Also impacting quality is the type of emissions being reported – or rather, those not being reported. ‘Scope 3 emissions’ relate to carbon impact outside the boundaries of a company’s own operations. For manufacturers, that could involve the practices of both suppliers and consumers. For example, a product may not require a lot of energy to make, but the carbon demanded to use it can negate those savings. ‘Scope 3 is particularly difficult since a company is almost entirely dependent on data outside of its control,’ concedes Hespenheide. ‘It also requires a great deal of estimating and use of averages to make the calculations. This can cause wide margins of error in the reported numbers. 

‘That said, about 40% of the GRI reporters that address climate change and GHG emissions also report their scope 3 emissions. The related disclosures were introduced in 2013 and we expect that attention to scope 3 emissions will increase after COP21. Many multinationals that have been reporting on 
scope 1 and scope 2 are now moving to take a closer look at their suppliers and request emissions information from them. To be a successful player, in many global supply chains companies will have to implement GHG emissions accounting practices.’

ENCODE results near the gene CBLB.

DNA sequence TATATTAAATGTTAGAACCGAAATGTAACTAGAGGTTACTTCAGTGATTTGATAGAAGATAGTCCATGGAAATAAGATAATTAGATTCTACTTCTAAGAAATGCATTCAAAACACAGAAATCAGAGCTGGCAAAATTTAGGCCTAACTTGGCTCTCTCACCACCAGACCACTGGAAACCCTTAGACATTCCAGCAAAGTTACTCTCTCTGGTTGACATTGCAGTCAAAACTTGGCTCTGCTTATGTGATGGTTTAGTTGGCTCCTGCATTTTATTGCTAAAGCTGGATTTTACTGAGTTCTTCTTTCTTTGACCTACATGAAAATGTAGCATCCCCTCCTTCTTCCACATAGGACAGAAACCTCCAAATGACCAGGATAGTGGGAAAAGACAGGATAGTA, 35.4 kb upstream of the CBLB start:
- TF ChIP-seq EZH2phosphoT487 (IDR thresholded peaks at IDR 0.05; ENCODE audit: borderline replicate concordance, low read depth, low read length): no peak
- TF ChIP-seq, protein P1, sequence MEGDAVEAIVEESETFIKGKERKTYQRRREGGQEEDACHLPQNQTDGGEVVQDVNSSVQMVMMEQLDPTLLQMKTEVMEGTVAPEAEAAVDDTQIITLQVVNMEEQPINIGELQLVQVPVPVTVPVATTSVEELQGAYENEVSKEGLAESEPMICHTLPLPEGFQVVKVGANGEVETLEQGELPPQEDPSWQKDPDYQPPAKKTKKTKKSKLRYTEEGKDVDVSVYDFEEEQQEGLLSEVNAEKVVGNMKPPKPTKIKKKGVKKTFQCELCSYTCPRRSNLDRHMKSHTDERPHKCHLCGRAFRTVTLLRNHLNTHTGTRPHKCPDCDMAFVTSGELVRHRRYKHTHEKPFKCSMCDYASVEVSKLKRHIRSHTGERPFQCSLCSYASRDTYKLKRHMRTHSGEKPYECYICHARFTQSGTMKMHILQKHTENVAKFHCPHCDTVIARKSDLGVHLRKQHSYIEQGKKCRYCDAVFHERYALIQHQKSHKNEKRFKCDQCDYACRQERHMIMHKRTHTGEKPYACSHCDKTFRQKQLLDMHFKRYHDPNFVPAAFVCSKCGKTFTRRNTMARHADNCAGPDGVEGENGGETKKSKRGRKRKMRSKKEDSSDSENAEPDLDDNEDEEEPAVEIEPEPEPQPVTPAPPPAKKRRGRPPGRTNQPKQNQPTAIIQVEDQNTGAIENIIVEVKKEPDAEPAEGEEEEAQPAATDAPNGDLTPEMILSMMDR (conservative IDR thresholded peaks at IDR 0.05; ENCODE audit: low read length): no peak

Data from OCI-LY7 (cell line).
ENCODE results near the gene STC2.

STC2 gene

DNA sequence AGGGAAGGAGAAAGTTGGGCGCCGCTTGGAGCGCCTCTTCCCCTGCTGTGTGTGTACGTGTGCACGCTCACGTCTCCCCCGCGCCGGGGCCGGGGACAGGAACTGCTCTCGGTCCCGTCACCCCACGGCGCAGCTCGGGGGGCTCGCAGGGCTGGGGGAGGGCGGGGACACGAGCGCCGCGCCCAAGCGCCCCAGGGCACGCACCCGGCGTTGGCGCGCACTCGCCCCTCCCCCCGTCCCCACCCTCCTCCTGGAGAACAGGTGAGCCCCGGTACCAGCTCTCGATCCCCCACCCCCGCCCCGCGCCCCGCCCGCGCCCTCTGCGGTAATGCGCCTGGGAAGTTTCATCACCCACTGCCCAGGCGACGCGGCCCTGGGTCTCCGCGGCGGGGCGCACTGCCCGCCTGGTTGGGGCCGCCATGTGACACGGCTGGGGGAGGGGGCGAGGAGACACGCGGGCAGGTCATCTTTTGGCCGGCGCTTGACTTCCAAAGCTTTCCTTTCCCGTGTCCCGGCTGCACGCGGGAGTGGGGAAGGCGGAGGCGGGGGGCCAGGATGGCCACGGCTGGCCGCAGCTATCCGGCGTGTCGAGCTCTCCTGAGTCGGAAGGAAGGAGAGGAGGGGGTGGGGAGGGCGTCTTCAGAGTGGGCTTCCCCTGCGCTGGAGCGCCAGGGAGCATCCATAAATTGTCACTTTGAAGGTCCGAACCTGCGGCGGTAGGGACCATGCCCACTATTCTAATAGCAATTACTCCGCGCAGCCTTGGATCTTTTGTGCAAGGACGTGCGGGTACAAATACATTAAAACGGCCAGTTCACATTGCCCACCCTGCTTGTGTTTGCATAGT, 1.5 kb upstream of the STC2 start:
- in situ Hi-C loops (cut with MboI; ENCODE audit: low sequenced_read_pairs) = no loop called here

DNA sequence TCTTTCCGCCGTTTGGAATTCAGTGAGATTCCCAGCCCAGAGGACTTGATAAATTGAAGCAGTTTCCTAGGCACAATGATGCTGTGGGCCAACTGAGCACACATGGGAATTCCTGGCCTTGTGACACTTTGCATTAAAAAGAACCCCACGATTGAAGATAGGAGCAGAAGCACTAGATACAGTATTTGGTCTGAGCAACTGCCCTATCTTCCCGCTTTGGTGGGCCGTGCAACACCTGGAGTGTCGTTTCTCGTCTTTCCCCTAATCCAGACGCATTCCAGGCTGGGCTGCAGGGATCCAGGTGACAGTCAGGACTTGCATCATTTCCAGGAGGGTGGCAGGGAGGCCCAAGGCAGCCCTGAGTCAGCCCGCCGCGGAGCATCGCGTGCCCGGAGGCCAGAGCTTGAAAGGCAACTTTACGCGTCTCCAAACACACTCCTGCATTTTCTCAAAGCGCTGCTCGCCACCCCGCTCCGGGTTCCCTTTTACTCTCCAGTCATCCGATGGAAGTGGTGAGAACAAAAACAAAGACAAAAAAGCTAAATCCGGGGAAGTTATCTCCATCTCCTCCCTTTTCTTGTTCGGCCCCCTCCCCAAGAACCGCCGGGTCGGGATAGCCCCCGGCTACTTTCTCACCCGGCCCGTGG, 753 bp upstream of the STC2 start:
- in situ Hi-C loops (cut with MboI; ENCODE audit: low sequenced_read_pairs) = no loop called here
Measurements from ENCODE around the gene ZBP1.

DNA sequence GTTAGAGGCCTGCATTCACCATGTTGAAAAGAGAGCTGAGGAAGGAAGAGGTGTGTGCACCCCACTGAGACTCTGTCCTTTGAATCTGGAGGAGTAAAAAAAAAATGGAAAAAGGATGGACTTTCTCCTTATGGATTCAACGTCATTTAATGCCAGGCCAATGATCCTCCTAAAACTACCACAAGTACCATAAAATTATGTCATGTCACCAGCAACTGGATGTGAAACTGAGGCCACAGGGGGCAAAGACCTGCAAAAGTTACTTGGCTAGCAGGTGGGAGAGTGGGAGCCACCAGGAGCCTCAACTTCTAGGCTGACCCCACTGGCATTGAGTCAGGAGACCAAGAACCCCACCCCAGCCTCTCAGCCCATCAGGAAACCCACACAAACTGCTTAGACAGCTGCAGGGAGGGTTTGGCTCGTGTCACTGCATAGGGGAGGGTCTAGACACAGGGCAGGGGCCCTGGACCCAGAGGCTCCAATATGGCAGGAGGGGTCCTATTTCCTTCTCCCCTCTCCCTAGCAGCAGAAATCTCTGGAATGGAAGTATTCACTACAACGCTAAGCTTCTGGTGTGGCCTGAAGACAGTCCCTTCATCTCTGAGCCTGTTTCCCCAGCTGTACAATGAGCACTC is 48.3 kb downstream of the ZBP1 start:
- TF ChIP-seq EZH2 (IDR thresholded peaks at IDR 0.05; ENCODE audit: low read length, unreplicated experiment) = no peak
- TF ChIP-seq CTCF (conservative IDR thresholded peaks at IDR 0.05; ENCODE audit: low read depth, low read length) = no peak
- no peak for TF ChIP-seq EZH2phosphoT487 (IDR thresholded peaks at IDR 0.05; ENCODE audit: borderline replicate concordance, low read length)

The advantages of acting on carbon reporting are many. From assessing competitive advantage, mitigating risk and communicating with investors, through to the possibilities for innovation and collaboration that scope 3 measurements in particular create, carbon counts. The relationship between corporate and social responsibility cannot be ignored either, and we can expect globally minded talents to seek out similarly conscientious employers. 

‘Starting to report now is an opportunity for organisations to understand their current impact as well as their exposure to regulatory measures and related costs,’ concludes Hespenheide. ‘In addition, it enables organisations to assess their innovation potential. New practices, processes and technologies will be required to master this global challenge. Business has a significant contribution to make here.’

A role for the CFO

KPMG’s Bartels has the following advice for CFOs getting to grips with carbon reporting:

  1. Define your objectives: ‘CFOs should ask, “What are the implications of carbon for my company, including the value of the company.” That could relate to addressing the expectations and concerns of future employees, as well as the impact of climate change for the company now and in the future.’
  2. Assess value chain emissions: ‘Where is the highest carbon impact in the value chain? Starting with their own operations, companies should apply a reasonably robust methodology. Don’t over-design: the first insight is not about accuracy; that will come over time through the process.’
  3. Communication: ‘Carbon reporting should involve the entire company, so ensure all staff understand its relevance. Done properly, all business units will be talking the same language when it comes to carbon.’
  4. Third-party assurance: ‘KPMG’s own assurance service started because companies wanted to show credibility in their carbon sign-off. There are always areas for improvement, and an external eye can detect areas of strength, and also of weakness. A third-party will challenge clients – and that’s what leads to change.’ 

Frances Arnold, journalist